Istanbul sits near active fault lines but a relatively minor jolt was enough to cause mass panic Thursday. People scrambled for safety and sought to call their loved ones elsewhere in the city in the aftermath of the earthquake off the coast of Silivri, a district on the far western side of Istanbul.
The 5.8-magnitude earthquake was followed by countless aftershocks and another major temblor at 11:20 p.m., though weaker in magnitude than the first one that occurred at 1:59 p.m. Thursday, concerned residents.
Parks in some districts were full of panicked citizens. Some set up tents and spent the night in the parks in Bahçelievler, a district with damaged buildings.
Hours after a magnitude 5.8 earthquake jolted Istanbul, the city held an emergency meeting Friday on the National Disaster Response Plan (TAMP) after officials saw a gap in its disaster response activities.
Vice President Fuat Oktay, who chaired the talks at the Disaster and Emergency Management Center in Hasdal neighborhood, spoke to reporters before the meeting and shared with the press the latest statistics regarding the damage in the aftermath of the strong tremor.
Oktay said all reports of damage and calls of distress had been examined, and necessary measures were taken.
"The number of reports of damaged buildings the Disaster and Emergency Management Presidency (AFAD) has received is 473. Most of the damage on the buildings is minor with some cracks appearing on the walls. All of these damaged buildings will be examined and their respective owners will be informed of the outcome," he said. No serious damage to infrastructure occurred, he added.
AFAD earlier reported that a minaret of a mosque in Avcılar district had collapsed while two buildings in Sultangazi and Eyüp districts were significantly damaged. A house in Şirinevler district also tilted after the quake, prompting an evacuation of the building and surrounding areas.
Oktay also said that 55 schools had been reportedly damaged, and they had been checked by officials. "14 schools will need a more thorough examination, and hence they have been closed for a day," he announced.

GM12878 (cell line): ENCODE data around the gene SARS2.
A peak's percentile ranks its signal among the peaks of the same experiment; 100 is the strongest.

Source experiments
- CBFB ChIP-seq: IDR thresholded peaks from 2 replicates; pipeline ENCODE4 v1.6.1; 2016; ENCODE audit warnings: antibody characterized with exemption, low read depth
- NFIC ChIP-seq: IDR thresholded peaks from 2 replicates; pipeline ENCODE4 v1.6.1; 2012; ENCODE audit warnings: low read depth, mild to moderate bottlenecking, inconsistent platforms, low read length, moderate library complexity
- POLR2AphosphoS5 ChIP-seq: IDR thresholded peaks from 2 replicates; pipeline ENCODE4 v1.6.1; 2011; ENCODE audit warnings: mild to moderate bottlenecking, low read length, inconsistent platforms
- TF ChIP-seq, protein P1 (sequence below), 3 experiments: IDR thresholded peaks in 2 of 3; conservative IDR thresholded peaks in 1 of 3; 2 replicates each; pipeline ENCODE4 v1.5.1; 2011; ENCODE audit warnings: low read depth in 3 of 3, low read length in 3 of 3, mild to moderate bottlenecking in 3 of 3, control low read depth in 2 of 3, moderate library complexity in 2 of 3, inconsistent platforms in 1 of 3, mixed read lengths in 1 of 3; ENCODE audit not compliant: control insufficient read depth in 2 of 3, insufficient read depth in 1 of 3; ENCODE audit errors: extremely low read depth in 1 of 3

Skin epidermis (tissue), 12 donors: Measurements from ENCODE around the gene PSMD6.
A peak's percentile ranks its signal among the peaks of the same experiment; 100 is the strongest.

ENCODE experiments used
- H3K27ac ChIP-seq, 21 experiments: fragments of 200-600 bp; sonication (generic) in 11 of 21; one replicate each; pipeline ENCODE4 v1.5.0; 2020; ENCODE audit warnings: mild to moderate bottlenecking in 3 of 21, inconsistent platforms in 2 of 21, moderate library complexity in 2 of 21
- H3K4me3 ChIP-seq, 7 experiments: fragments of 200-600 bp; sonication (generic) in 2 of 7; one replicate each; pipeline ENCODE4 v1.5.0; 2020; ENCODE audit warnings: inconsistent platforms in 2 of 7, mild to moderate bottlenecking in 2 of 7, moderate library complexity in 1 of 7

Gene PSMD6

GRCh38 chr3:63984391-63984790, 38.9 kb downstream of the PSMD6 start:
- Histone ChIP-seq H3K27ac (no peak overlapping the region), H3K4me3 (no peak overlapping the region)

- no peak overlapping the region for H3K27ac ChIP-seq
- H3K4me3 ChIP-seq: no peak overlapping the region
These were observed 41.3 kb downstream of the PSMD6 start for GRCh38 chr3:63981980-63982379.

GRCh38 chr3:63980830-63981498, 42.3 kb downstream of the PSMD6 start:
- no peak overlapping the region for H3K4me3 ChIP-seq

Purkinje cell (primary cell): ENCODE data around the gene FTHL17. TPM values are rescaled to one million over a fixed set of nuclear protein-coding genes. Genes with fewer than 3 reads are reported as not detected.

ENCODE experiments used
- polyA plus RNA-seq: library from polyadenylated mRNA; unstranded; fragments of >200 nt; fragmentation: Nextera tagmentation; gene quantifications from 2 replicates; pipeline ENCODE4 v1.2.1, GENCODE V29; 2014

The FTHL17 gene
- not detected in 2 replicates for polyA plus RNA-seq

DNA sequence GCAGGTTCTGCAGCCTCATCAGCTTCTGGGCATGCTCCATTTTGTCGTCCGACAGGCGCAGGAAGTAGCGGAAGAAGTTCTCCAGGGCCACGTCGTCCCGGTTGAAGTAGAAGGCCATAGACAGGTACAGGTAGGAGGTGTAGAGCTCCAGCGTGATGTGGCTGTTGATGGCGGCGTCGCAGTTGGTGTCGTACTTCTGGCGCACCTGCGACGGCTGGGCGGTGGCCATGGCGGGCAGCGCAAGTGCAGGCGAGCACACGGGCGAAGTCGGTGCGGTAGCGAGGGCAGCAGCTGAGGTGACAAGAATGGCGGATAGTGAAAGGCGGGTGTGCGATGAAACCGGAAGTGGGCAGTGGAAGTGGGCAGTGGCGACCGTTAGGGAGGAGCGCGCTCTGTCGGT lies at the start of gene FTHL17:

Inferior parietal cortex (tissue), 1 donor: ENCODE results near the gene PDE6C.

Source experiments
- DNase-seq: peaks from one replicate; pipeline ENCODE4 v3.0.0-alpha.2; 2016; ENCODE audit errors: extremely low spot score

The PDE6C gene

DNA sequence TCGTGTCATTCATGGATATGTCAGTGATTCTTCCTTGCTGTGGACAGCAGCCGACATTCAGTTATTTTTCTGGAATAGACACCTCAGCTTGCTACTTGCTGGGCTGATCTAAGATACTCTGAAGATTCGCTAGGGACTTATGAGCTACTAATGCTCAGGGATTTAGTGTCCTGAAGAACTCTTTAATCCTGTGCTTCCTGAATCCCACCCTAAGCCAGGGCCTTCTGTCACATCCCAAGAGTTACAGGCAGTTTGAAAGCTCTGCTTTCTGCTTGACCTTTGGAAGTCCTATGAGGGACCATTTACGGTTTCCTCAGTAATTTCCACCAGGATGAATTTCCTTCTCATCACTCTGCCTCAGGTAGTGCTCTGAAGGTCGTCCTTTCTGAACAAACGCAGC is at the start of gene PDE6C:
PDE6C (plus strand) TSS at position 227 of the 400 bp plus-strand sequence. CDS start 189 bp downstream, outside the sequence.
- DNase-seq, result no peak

The vice president said 34 citizens had suffered injuries during the quake, but only 10 were still in hospital receiving treatment and the rest had been discharged.
"There have been 188 aftershocks after the earthquake, with the largest being a magnitude of 4.1," Oktay added.
Residents of Istanbul turned to every source of information they could find about the earthquake and aftershocks, but fake news also spread. A voice recording making rounds on social media warned about a major earthquake early Friday, but authorities dismissed the rumors while investigations were launched against those spreading fake news online, including unfounded reports that the bridges connecting the city's two sides were about to collapse.
The highest authority to have a say on the earthquake is naturally the one breaking the news first. Kandilli Observatory, the main earthquake monitoring station in the country, however, paints a gloomy picture. Professor Haluk Özener, head of the observatory, told reporters Friday that there was "an accumulation of energy" in the fault line and it would eventually "come out."
"We are heading towards an end but it is impossible to predict its time," he said, echoing other experts' views that a "big one" will strike Istanbul sooner or later. "The public should not focus on the day or hour of the next earthquake but awareness to damage by the earthquake," he said, calling upon citizens to be more cautious about preparations for a major earthquake. "We should accept that Turkey is a country of earthquakes. Many scientists agree with the prediction that the next big earthquake will take place in Marmara [the region where Istanbul and several other western cities like Bursa and Yalova are located]," he said.
Turkey is among the world's most seismically active countries as it is situated on several active fault lines, and dozens of minor earthquakes and aftershocks occur daily. The most potentially devastating fault line is the North Anatolian fault line (NAF), where the Anatolian and Eurasian plates meet. A strike-slip fault that formed as the Anatolian plate was being pushed northwestwards by the Arabian plate, the NAF has produced devastating earthquakes throughout history.
The last time the section of the fault south of Istanbul produced a major earthquake was May 22, 1766, causing great damage to the city and killing thousands. To the west, the Ganos fault located some 20 kilometers south of Tekirdağ province on the seabed produced a magnitude 7.4 earthquake in 1912. To the east, the last major earthquake produced by the fault was of more recent memory. More than 17,000 people were killed and over 43,000 injured when a magnitude 7.4 quake rocked the Marmara region for 37 seconds in the early hours of Aug. 17, 1999, with its epicenter located in Gölcük province, some 75 kilometers southeast of the Bosporus. Three months later, on Nov. 12, 1999, 845 people were killed and nearly 5,000 injured when a magnitude 7.0 earthquake hit Düzce province, about 120 kilometers northeast of Gölcük.